But in drawing, this wasn’t as much of a problem. I did have some issues with the Copic drawing pen not wanting to put down the amount of ink it was supposed to on the page, especially if I paused to contemplate a line or mark, but sometimes it would be finicky right out of the cap. In general, however, drawing and doodling went pleasantly. I don’t know what it is about the marks I make when drawing, but I always have more luck with achieving smoothness in the drawings even when the pen is being a bear to write with.
Trying the Copic drawing pen on different papers yielded much better results. Not the slickest stick I’ve put to a piece of Clairefontaine paper by any stretch of the imagination, but certainly no longer having the problem of writing resistance. Typical standard acceptable writing for a fountain pen on Clairefontaine paper. At that point, the writing experience was much closer to that of the Ink Bar; I daresay the two were almost indistinguishable.
The Copic also took well to my Strathmore drawing paper, which I think allows it to retain with flying monocolor its title of “drawing pen.” The other bit though, the “with Waterproof Ink”…not only is that not true, but the description on JetPens itself explicitly states “Though permanent, the ink is water resistant but not waterproof and so will bleed slightly if brushed over with water.” Dear JetPens: please change the listed title of this pen to reflect WHAT YOU ALREADY KNOW TO BE REALITY. The congruency would make me happy. Much love.
But the body of the pen itself never claims to be waterproof. “COPIC PROOF,” it says. Lucky for us, I have some Copic sketch markers. I’ve tested this twice now, with a Cadmium Red Copic sketch marker, a Cool Gray No. 5 Copic sketch marker, and a Prismacolor True Blue marker. I wrote with the Copic drawing pen, then wrote with the Ink Bar, both on Strathmore watercolor paper, and then, from right to left, marked the marker over first the Copic drawing pen sample, then the Ink Bar sample. I’ll have to scan this for you guys tomorrow when I have scanner access, because I could barely believe it myself:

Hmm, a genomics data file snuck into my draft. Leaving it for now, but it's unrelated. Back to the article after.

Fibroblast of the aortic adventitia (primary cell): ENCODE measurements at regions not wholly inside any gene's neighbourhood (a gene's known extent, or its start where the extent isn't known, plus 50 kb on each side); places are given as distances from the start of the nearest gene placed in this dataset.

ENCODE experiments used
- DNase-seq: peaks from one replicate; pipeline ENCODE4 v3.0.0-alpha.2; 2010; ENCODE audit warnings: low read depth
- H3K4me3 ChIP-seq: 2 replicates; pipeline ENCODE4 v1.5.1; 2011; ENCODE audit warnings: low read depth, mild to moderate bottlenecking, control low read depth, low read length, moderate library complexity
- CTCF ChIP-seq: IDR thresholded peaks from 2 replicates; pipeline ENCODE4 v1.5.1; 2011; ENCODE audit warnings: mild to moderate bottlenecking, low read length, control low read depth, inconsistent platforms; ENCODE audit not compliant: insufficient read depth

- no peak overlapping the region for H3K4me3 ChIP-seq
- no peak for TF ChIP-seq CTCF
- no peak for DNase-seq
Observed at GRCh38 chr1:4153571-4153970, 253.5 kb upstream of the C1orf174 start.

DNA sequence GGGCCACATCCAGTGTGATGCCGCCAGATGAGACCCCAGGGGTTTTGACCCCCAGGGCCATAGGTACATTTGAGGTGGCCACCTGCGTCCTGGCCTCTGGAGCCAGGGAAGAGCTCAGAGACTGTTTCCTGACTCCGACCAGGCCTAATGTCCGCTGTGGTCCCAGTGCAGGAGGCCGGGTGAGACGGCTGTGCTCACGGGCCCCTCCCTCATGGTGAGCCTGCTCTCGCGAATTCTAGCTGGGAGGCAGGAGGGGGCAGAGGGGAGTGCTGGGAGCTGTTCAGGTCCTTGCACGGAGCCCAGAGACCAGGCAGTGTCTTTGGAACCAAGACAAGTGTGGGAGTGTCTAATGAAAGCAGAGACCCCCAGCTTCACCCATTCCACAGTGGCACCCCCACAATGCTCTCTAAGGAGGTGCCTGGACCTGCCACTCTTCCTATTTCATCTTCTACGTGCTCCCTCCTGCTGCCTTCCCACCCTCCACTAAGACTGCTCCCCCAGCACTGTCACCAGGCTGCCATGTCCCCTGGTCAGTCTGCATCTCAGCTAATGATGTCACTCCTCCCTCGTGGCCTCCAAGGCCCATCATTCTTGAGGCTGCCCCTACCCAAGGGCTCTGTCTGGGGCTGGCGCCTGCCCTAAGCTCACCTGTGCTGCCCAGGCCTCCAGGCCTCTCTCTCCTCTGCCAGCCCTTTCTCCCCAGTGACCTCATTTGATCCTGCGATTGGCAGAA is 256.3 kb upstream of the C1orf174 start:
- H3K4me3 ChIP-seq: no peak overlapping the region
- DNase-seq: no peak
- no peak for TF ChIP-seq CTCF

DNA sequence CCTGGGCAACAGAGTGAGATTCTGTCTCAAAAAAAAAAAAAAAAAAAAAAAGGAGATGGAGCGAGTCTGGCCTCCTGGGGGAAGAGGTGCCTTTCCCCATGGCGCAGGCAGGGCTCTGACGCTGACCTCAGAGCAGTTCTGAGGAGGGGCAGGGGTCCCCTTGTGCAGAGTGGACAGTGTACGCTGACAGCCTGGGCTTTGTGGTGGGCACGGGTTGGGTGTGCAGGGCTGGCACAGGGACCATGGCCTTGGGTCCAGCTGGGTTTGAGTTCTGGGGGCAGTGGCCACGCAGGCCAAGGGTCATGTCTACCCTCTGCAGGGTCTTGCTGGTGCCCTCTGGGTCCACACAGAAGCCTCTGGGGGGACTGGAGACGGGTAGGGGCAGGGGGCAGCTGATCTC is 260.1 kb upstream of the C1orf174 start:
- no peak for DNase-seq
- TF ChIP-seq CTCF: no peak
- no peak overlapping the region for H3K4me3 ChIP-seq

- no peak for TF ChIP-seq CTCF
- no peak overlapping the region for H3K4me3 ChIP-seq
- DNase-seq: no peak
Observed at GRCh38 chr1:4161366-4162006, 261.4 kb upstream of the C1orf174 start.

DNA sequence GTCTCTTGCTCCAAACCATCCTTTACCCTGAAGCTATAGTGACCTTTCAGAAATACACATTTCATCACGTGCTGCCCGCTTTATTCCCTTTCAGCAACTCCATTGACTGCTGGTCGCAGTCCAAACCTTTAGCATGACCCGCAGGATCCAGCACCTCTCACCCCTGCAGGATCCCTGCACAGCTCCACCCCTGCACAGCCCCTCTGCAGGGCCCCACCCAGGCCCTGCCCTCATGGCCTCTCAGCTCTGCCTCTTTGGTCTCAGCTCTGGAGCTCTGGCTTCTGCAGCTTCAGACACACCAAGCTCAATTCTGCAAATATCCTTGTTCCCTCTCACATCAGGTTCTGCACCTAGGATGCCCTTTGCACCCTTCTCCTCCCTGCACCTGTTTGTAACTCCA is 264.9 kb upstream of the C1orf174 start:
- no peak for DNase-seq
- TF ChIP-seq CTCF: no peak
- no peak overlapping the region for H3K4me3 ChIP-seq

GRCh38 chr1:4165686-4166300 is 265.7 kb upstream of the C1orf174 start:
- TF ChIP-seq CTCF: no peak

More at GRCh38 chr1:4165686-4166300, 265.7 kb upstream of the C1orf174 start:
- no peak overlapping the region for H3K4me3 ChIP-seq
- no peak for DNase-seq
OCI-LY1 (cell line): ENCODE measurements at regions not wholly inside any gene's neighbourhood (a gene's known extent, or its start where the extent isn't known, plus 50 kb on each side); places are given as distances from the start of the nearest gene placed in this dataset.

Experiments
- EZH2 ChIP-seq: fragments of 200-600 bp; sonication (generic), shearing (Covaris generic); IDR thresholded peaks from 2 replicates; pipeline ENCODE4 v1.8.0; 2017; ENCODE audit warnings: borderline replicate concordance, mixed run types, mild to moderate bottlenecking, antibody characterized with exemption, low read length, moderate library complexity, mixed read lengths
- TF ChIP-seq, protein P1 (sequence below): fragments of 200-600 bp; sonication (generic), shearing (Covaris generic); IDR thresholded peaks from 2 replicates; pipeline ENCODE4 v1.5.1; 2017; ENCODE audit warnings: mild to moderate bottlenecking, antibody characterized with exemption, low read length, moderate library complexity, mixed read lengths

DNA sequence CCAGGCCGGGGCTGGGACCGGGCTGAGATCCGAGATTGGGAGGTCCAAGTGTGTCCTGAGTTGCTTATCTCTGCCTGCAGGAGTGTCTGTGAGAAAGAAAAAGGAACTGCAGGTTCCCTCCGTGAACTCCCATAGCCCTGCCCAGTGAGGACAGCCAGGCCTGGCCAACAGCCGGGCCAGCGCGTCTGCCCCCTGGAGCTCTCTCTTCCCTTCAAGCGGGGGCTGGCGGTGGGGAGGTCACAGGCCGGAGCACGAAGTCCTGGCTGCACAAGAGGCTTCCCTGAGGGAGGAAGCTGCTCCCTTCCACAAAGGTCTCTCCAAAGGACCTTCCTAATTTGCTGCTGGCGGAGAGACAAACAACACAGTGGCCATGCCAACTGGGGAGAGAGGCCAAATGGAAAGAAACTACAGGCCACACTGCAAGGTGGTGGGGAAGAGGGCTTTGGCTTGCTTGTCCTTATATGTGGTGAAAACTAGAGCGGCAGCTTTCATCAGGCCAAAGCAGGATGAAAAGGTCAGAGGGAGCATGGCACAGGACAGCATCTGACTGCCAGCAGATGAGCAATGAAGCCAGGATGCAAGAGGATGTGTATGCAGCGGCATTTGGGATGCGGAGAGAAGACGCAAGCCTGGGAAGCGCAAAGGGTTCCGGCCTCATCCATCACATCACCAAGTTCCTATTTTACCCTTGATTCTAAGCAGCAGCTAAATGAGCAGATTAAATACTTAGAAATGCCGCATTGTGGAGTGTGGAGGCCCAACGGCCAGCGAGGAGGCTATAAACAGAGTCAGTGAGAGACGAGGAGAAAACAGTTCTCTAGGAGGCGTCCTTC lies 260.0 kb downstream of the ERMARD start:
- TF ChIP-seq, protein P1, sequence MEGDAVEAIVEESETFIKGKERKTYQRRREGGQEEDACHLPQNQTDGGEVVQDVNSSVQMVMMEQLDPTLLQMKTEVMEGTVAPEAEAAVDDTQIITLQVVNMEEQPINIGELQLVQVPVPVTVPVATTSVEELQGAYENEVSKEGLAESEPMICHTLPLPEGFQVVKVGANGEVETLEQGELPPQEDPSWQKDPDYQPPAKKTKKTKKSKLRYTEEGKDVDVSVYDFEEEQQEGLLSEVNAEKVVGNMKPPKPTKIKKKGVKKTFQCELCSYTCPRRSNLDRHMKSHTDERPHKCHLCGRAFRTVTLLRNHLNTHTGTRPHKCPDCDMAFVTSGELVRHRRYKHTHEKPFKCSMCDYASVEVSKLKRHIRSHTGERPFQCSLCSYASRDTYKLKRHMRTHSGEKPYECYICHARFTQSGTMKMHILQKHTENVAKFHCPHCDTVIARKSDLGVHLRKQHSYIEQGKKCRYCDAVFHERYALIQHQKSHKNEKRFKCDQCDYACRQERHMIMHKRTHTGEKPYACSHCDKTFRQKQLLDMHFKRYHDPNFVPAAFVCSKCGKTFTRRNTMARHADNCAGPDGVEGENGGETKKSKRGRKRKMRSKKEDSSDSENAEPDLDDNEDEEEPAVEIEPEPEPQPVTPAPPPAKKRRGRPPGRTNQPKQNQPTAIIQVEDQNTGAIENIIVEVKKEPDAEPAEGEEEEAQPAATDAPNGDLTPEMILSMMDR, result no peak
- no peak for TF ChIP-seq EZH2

The Sailor Ink Bar is more Copic-Proof than the Copic Drawing pen.
No smudging with either marker on the Ink Bar writing samples. Smudging with both markers on the Copic drawing pen samples. I’m sort of flabbergasted. Let’s cut to another picture.
Here are the facts. The Copic drawing pen costs more than the Sailor Ink Bar. The Copic drawing pen claims to be capable of doing more than the Sailor Ink Bar, even though my tests show that this is not true. They are both allegedly disposable fountain pens. They both have the same nib. The Copic drawing pen has darker ink, but that ink also smears slightly on the one task it is explicitly designed to not smear on.
The only thing the Copic really has over the Sailor Ink Bar is that the Copic drawing pen has not been discontinued by its manufacturer (WHY SAILOR WHY?). They are both good, cheap, “disposable” fountain pens that are good for drawing. But you’d be better off, while supplies of the Ink Bar last, buying two Sailor Ink Bars instead of one Copic drawing pen.
Now, I admit I’ve tried far more Sailor Ink Bars (about half a dozen now) than Copic drawing pens (one, so far). It’s possible that, on average, these two pens perform about the same, and I just got a Copic drawing pen that is slightly below the average. The difference in ink performance, however, is not as easy to write off.
and, for the sake of your convenience:
EDIT: As promised, here’s the Copic drawing pen vs. Sailor Ink Bar test with Copic and Prismacolor markers